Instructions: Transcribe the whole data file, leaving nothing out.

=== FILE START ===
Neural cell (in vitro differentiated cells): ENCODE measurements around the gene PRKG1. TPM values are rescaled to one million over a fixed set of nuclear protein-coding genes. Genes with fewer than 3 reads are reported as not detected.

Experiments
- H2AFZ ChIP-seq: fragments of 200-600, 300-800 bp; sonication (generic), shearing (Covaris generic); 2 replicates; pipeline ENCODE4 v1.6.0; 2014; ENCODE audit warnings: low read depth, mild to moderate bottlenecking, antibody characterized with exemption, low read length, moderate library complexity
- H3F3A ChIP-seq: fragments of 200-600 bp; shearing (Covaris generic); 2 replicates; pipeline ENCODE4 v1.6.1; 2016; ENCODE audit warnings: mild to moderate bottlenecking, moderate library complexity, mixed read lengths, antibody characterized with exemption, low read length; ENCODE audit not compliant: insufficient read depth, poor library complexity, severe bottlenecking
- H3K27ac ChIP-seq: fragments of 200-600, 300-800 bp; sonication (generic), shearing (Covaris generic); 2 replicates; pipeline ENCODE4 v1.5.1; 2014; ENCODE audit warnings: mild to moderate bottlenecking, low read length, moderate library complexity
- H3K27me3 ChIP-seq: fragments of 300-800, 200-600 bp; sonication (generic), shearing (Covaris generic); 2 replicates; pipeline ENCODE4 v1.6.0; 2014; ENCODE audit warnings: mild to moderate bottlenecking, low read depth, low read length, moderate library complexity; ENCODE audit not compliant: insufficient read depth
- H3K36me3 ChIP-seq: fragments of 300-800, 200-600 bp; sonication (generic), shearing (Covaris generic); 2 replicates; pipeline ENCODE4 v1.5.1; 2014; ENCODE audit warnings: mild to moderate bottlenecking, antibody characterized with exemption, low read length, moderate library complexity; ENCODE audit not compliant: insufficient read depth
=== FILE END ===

Neural cell (in vitro differentiated cells): ENCODE measurements around the gene PRKG1. TPM values are rescaled to one million over a fixed set of nuclear protein-coding genes. Genes with fewer than 3 reads are reported as not detected.

Experiments
- H2AFZ ChIP-seq: fragments of 200-600, 300-800 bp; sonication (generic), shearing (Covaris generic); 2 replicates; pipeline ENCODE4 v1.6.0; 2014; ENCODE audit warnings: low read depth, mild to moderate bottlenecking, antibody characterized with exemption, low read length, moderate library complexity
- H3F3A ChIP-seq: fragments of 200-600 bp; shearing (Covaris generic); 2 replicates; pipeline ENCODE4 v1.6.1; 2016; ENCODE audit warnings: mild to moderate bottlenecking, moderate library complexity, mixed read lengths, antibody characterized with exemption, low read length; ENCODE audit not compliant: insufficient read depth, poor library complexity, severe bottlenecking
- H3K27ac ChIP-seq: fragments of 200-600, 300-800 bp; sonication (generic), shearing (Covaris generic); 2 replicates; pipeline ENCODE4 v1.5.1; 2014; ENCODE audit warnings: mild to moderate bottlenecking, low read length, moderate library complexity
- H3K27me3 ChIP-seq: fragments of 300-800, 200-600 bp; sonication (generic), shearing (Covaris generic); 2 replicates; pipeline ENCODE4 v1.6.0; 2014; ENCODE audit warnings: mild to moderate bottlenecking, low read depth, low read length, moderate library complexity; ENCODE audit not compliant: insufficient read depth
- H3K36me3 ChIP-seq: fragments of 300-800, 200-600 bp; sonication (generic), shearing (Covaris generic); 2 replicates; pipeline ENCODE4 v1.5.1; 2014; ENCODE audit warnings: mild to moderate bottlenecking, antibody characterized with exemption, low read length, moderate library complexity; ENCODE audit not compliant: insufficient read depth